This week, we made
some changes to the CloudXPRT results viewer that we think will simplify the results-browsing experience and
allow visitors to more quickly and easily find important data.
The first set of
changes involves how we present test system information in the main results
table and on the individual results details pages. We realized that there was
potential for confusion around the “CPU” and “Number of nodes” categories. We
removed those and created the following new fields: “Cluster components,”
“Nodes (work + control plane),” and
“vCPUs (work + control plane).” These new categories better describe test
configurations and clarify how many CPUs engage with the workload.
The second set of
changes involves the number of data points that we list in the table for each web
microservices test run. For example, previously, we published a unique entry
for each level of concurrency a test run records. If a run scaled to 32
concurrent instances, we presented the data for each instance in its own row. This
helped to show the performance curve during a single test as the workload
scaled up, but it made it more difficult for visitors to identify the best
throughput results from an individual run. We decided to consolidate the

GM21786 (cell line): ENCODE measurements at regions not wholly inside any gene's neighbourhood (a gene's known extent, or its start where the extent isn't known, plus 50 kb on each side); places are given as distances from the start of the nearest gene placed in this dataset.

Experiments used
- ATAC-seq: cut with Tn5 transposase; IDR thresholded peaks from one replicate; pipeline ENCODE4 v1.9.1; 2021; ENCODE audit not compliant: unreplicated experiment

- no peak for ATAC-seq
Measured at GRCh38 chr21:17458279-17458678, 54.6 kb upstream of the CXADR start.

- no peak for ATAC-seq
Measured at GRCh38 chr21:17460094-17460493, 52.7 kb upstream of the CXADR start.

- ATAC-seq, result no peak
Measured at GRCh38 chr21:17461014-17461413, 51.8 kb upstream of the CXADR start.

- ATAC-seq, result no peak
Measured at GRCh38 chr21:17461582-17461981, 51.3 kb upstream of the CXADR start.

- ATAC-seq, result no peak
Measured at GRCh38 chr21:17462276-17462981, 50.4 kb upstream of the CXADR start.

results from a complete test run on a single row, highlighting only the maximum
number of successful requests (throughout). All the raw data from each run remains
available for download on the details page for each result, but visitors don’t
have to wade through all that data to find the configuration’s main “score.”
We view the development of the CloudXPRT results viewer as an ongoing process. As we add results and receive feedback from testers about the data presentation formats that work best for them, we’ll continue to add more features and tweak existing ones to make them as useful as possible. If you have any questions about CloudXPRT results or the results viewer, please let us know!
Over the past few weeks, we’ve discussed several of the key configuration variables in AIXPRT, such as batch size and level of precision. Today, we’re discussing another key variable: number of concurrent instances. In the context of machine learning inference, this refers to how many instances of the network model (ResNet-50, SSD-MobileNet, etc.) the benchmark runs simultaneously.